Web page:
spaceSpace and Physics

Watch Live As SpaceX Relaunches One Of Its Rockets For The First Time Today


Jonathan O'Callaghan

Senior Staff Writer

The first stage launched and landed on April 8, 2016. SpaceX

Get ready, because we’re about to witness a little bit of history. At 6.27pm EDT (11.27pm BST) today, SpaceX plans to launch a Falcon 9 rocket with a first stage that has flown before.

The launch will take place from the historic Launch Complex 39A in Cape Canaveral, Florida. The rocket will be taking the SES-10 telecoms satellite to orbit, from Luxembourg-based SES, who were SpaceX’s first ever commercial customer.


There is a 2.5-hour launch window for today’s flight, with an 80 percent chance of favorable weather according to the 45th Space Wing, who runs Cape Canaveral operations. SpaceX will have a live stream running here, which we’ve also embedded below.

All eyes will be on the rocket. The first stage of this three-stage vehicle flew back in April 2016, taking a Dragon capsule to the International Space Station (ISS) on a cargo mission. After months of refurbishment and testing, it’s now about to fly again. This launch was supposed to take place in October 2016, but was delayed when a SpaceX rocket exploded during a routine test.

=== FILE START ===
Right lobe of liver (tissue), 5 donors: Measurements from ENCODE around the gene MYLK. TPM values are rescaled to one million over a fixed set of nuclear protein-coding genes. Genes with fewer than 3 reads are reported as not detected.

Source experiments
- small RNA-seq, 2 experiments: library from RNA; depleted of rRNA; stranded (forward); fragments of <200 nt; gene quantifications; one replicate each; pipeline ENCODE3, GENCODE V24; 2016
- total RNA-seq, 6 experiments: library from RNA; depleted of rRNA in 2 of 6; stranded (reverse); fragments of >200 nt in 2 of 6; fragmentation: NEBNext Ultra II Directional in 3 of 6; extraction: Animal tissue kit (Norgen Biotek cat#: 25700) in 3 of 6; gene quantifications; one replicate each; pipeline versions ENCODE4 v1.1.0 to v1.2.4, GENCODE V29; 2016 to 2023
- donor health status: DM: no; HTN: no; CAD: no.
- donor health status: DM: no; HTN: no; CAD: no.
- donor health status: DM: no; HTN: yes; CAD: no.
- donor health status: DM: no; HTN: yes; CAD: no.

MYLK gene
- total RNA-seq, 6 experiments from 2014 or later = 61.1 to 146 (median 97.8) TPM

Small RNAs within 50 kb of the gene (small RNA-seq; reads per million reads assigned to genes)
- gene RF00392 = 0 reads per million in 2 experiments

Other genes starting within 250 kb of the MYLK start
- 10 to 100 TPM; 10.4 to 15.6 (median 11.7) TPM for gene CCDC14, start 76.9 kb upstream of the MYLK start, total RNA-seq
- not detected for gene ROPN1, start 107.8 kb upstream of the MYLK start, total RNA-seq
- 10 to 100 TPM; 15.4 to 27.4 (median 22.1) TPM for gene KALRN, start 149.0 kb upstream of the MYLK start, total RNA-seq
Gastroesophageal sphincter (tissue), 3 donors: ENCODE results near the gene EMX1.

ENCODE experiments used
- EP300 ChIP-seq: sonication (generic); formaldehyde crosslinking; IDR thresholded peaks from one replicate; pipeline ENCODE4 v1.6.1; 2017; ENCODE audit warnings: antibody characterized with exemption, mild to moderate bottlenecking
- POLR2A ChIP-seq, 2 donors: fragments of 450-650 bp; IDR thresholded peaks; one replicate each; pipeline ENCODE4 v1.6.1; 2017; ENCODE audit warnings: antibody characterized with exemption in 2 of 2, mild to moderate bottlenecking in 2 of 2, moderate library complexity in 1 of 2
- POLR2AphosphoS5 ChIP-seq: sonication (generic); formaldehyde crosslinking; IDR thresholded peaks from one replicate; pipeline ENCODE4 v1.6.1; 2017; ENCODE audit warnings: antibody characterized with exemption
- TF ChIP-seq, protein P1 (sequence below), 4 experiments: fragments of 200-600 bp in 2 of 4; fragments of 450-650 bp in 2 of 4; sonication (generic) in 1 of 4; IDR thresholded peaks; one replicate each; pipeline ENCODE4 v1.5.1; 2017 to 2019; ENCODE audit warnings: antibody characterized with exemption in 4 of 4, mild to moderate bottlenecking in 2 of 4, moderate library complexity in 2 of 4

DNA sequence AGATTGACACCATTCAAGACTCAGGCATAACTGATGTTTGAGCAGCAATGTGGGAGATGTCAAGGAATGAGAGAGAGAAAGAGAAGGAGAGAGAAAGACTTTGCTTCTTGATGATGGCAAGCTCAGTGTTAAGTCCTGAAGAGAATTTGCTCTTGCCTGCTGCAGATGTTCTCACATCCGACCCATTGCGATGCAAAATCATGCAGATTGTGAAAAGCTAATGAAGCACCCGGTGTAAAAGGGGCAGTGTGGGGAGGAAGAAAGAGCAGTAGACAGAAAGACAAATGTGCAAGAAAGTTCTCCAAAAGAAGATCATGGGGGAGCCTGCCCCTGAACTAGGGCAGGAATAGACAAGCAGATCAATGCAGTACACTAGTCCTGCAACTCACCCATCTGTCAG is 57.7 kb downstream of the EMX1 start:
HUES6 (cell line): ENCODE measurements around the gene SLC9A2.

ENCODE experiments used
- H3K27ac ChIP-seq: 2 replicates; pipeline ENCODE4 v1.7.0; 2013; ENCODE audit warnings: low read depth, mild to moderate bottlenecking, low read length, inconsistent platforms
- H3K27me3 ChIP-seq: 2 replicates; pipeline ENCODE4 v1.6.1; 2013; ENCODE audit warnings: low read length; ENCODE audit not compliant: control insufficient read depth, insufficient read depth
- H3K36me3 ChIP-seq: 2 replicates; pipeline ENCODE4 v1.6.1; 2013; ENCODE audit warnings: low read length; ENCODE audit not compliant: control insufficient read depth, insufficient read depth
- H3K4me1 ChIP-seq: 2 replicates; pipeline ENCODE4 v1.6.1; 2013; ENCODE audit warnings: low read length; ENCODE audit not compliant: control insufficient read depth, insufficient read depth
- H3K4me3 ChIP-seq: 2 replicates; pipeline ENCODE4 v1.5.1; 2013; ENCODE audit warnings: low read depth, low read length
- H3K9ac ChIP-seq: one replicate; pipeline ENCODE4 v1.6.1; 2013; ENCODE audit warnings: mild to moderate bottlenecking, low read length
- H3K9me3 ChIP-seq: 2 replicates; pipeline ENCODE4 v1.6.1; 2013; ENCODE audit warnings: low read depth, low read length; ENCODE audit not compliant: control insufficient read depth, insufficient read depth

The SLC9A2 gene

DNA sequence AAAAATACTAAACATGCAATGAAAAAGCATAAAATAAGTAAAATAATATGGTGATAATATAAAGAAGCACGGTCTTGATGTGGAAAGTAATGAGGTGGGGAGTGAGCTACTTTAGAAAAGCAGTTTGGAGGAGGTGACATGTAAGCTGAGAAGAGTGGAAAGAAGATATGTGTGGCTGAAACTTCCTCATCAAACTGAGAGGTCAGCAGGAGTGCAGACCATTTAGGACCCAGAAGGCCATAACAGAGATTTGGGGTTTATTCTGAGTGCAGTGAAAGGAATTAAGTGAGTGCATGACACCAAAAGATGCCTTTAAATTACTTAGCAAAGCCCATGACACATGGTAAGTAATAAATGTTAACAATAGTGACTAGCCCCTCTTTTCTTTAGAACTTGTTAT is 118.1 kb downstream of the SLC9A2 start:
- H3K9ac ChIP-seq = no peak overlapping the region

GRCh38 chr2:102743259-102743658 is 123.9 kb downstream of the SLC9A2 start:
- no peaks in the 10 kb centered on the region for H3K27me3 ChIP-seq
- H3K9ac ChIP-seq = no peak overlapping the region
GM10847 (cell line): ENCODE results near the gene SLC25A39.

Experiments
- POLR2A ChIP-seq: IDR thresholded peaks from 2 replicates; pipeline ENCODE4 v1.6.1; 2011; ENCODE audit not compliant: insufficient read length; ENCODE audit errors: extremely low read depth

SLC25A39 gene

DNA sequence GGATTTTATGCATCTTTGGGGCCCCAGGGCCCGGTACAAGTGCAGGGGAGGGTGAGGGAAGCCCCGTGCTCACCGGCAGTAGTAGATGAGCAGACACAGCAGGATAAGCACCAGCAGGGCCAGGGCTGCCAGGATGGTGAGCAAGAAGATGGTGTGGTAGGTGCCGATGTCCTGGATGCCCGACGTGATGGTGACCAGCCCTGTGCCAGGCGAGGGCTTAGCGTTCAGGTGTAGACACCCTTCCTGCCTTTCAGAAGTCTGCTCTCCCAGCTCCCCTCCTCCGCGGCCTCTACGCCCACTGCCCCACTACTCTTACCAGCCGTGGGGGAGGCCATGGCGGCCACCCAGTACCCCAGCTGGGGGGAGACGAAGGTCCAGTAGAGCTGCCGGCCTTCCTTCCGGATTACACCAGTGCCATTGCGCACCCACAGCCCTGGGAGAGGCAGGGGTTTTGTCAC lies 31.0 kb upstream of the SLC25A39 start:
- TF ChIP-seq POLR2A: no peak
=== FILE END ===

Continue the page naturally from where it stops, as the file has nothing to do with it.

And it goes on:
Reusability has been one of SpaceX CEO Elon Musk’s goals all along, and now we’re hours away from seeing his dream become a reality. This will not be the first-ever reusable rocket; Jeff Bezos’ Blue Origin flew their New Shepard suborbital vehicle five times across 2015 and 2016, while the boosters on the side of NASA’s Space Shuttle – as well as the shuttle itself – were recovered and reused.

SpaceX, though, is hoping that its method of reusability – landing the first stage of the rocket back on the ground with deployable legs – will lead to a reduction in cost that the Space Shuttle never achieved. At the moment it costs about $60 million to launch a Falcon 9, but reusing the first stage could reduce this by 10 percent or more.


“Re-launching a rocket that has already delivered spacecraft to orbit is an important milestone on the path to complete and rapid reusability,” said Gwynne Shotwell, President and Chief Operating Officer of SpaceX, in a statement in August last year.

And it’s not just cost. SpaceX hopes that by launching and landing rockets, and quickly refurbishing them, it will be able to perform a launch every two to three weeks. Currently, in 2017 it is about double that.

Back in April, this first stage landed on the drone ship called Of Course I Still Love You in the Atlantic Ocean. The same location and drone ship will try to capture it again this time around. And if it all goes well, we’ll be witnessing a rather fantastic moment in the history of spaceflight.

The first stage landed last year. Now, it will fly again. SpaceX


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